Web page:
And because I'm already thinking about what I'll do to promote my next book as I work on illustrating it, the mention got me thinking about identifying the tipping points in selling children's books.

Even after writing and/or illustrating eight traditionally published books, and even after reading a bazillion books and articles about "how to promote your book" (and trying at least a zillion of the suggestions), I still don't have a clue what is the most effective use of my time, energy and money. If anything, as the social media environment evolves at the speed of twitter, I feel like I have less of an idea than ever. I suspect I'm not alone.  

Make no mistake: book promotion is very, very expensive. Not only in terms of cash, which can add up alarmingly if you're traveling to events you're doing for free, paying annual fees for a website, printing promotional materials, or doling out giveaways. But promotion is especially costly in terms of time and energy - and when you're using your time and energy resources to promote your book, you're not using them to create new ones. And that matters because having a new book ready to go may be one of the most effective things you do to build your overall career and sales.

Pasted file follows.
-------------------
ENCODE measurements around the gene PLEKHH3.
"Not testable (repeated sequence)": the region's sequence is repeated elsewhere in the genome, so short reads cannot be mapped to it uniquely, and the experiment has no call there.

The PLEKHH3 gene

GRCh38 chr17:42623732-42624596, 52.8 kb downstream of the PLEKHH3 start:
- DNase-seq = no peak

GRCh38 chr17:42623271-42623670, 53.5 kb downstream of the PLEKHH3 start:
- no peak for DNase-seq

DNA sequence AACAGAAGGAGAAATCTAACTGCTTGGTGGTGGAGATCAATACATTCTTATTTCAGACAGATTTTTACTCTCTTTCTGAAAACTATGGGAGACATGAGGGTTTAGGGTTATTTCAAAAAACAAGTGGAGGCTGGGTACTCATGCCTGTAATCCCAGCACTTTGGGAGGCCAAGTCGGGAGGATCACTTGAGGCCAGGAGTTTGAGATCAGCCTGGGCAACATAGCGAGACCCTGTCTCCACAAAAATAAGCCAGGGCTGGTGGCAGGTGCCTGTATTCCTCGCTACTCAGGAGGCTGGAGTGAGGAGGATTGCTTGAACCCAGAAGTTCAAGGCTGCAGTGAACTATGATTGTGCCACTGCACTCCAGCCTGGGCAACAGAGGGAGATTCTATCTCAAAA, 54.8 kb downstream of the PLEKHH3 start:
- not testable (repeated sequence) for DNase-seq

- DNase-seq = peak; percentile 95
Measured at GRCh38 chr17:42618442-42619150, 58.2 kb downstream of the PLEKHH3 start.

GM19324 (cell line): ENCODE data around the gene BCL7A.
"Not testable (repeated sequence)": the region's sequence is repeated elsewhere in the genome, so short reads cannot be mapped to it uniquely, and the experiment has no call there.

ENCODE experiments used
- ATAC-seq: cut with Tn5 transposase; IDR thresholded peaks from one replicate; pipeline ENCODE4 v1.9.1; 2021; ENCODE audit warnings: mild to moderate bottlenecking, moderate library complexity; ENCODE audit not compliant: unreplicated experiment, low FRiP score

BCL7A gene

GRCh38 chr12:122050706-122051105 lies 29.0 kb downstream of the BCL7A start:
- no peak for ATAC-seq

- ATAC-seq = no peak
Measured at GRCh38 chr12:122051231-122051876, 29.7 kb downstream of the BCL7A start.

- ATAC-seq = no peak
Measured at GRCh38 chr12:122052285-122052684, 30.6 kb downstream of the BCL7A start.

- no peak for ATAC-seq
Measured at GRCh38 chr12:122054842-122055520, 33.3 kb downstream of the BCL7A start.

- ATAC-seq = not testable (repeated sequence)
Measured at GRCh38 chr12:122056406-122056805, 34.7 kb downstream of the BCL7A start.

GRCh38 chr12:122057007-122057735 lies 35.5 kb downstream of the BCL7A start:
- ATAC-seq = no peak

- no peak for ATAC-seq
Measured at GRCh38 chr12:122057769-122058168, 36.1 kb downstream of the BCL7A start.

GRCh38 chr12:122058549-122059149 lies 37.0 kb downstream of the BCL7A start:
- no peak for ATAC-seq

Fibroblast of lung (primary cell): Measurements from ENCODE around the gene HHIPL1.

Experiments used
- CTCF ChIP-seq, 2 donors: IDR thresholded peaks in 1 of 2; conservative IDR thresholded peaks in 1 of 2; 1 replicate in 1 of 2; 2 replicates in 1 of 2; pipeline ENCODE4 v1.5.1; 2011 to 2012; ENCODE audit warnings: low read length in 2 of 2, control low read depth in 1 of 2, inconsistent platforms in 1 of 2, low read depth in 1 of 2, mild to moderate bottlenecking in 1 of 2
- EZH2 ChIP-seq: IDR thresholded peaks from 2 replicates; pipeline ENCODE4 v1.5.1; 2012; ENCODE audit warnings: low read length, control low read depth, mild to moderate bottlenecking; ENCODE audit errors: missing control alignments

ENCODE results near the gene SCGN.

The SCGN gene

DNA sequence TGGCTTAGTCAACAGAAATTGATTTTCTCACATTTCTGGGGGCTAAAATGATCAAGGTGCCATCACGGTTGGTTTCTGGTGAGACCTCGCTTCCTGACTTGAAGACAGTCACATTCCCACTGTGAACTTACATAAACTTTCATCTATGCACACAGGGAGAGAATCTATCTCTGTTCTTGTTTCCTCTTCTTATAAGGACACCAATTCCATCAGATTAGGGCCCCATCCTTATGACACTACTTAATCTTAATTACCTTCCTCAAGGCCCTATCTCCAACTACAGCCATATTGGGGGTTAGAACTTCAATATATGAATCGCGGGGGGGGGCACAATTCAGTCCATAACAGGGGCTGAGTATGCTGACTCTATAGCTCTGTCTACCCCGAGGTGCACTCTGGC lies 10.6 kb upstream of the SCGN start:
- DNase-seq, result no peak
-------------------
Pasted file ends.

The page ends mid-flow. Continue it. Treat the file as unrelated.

Here, in no particular order, are some issues that drive me crazy:

Lack of an effective, timely, comprehensive feedback loop.
In the past, when I've invested money and effort into some type of promotion, whether printing and mailing postcard announcements, speaking to a literacy group, or doing a local radio interview, it's been hard to tell if it had an impact. For example, if I relied on my royalty statements, I had no idea what mattered - the statements come so long after sales occur and are affected by so many variables (like withholding against possible future returns and "special sales") that it can be tricky to tell how many copies have sold, let alone exactly when or where or why they sold.